verb (used with object), con·sti·pat·ed, con·sti·pat·ing.
Origin of constipate
Examples from the Web for constipate
Do not give the laudanum unless demanded by the severity of the pain, as it tends to constipate.Special Report on Diseases of Cattle|U.S. Department of Agriculture
Brandy is decidedly injurious, it heats and inflames the throat, and tends to constipate the bowels.Advice to Singers|Frederick James Crowest
Opium so employed does not produce narcotism, and does not constipate the bowels.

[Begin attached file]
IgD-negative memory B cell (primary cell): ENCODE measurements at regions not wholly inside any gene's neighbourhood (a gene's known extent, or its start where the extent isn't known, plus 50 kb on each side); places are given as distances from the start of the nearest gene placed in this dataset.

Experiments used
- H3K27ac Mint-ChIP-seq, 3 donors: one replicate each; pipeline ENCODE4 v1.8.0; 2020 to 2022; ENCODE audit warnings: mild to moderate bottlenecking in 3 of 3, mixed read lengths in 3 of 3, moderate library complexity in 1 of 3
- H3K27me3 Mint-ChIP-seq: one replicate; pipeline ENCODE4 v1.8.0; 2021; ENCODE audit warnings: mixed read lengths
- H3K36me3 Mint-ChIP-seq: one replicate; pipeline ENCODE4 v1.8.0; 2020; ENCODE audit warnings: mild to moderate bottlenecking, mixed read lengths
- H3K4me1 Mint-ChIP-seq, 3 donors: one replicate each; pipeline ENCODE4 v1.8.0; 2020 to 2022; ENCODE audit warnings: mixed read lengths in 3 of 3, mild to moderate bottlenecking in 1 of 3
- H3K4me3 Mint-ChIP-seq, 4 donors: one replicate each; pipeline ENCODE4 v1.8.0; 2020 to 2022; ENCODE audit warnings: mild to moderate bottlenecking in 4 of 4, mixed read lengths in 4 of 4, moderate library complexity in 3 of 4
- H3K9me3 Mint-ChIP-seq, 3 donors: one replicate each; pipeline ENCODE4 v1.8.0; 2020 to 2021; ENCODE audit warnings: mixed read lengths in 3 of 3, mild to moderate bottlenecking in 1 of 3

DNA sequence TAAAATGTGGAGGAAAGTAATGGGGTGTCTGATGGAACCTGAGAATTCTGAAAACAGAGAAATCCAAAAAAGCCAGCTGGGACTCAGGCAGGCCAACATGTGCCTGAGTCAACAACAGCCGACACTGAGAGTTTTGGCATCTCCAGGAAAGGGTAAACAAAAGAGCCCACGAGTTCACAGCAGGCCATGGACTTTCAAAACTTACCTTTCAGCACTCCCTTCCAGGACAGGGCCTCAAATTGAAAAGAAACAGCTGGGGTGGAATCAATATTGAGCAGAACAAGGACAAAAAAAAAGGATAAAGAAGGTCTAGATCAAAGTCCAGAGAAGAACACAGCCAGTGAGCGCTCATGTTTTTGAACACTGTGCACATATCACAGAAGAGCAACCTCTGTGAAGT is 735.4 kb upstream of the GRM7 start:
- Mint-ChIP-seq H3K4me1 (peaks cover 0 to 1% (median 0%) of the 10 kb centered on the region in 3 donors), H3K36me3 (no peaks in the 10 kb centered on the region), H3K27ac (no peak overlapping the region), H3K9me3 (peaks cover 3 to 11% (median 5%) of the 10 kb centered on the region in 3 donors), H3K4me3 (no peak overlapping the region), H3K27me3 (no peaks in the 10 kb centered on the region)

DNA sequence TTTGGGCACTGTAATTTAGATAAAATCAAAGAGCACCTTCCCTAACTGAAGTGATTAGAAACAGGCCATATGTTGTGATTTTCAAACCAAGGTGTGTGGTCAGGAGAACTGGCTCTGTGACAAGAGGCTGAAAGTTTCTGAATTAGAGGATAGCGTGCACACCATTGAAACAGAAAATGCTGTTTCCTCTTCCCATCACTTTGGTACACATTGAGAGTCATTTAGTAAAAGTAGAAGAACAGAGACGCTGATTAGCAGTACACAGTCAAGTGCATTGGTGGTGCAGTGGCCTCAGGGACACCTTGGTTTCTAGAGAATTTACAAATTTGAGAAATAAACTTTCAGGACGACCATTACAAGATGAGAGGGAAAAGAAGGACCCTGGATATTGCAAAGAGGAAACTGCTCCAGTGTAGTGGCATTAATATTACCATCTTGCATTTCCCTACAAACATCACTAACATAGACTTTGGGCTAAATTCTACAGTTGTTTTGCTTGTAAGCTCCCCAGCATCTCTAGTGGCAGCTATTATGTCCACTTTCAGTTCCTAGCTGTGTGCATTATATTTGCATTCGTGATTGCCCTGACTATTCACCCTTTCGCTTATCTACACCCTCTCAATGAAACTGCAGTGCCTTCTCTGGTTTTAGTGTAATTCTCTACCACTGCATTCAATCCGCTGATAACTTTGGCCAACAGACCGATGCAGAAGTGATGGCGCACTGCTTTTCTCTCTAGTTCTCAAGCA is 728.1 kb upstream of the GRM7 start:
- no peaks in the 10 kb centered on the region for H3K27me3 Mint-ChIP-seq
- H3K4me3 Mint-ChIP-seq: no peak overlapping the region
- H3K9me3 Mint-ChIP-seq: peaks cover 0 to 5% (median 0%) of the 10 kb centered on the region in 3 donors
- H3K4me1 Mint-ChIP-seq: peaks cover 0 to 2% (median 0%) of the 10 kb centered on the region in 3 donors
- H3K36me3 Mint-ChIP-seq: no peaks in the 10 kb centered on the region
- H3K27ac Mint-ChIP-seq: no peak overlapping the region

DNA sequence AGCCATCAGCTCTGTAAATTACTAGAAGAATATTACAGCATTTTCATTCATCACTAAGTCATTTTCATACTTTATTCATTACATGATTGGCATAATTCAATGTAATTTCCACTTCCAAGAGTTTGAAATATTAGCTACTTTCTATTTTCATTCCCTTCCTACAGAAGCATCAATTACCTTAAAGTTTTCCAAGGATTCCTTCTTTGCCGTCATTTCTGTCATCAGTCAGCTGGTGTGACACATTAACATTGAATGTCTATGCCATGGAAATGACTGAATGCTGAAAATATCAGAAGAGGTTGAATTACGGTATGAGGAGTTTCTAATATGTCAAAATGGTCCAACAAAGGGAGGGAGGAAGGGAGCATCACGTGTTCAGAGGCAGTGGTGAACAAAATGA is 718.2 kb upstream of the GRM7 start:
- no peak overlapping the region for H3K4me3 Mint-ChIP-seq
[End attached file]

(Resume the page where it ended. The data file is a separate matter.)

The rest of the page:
The saccharated carbonate of iron is a beautiful preparation that does not constipate—is, indeed, a little laxative in action.A Manual of Toy Dogs|Mrs. Leslie Williams
Whatever tends to constipate the bowels may be reckoned a predisposing cause.A Treatise on Sheep:|Ambrose Blacklock
British Dictionary definitions for constipate
Word Origin for constipate
Word Origin and History for constipate
1530s, in part a back-formation from constipation, in part from Latin constipatus, past participle of constipare (see constipation). Earlier as an adjective (early 15c.); an earlier verb in this sense was constipen (late 14c.). Related: Constipated; constipating.